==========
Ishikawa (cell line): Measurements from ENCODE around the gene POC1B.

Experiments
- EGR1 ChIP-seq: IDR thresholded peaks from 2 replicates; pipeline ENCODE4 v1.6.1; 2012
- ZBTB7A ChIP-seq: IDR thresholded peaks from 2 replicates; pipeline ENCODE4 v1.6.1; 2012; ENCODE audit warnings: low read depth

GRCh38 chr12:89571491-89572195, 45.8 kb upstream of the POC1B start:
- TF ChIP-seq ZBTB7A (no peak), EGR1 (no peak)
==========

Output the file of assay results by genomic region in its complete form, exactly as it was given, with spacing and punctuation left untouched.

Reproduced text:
Ishikawa (cell line): Measurements from ENCODE around the gene POC1B.

Experiments
- EGR1 ChIP-seq: IDR thresholded peaks from 2 replicates; pipeline ENCODE4 v1.6.1; 2012
- ZBTB7A ChIP-seq: IDR thresholded peaks from 2 replicates; pipeline ENCODE4 v1.6.1; 2012; ENCODE audit warnings: low read depth

GRCh38 chr12:89571491-89572195, 45.8 kb upstream of the POC1B start:
- TF ChIP-seq ZBTB7A (no peak), EGR1 (no peak)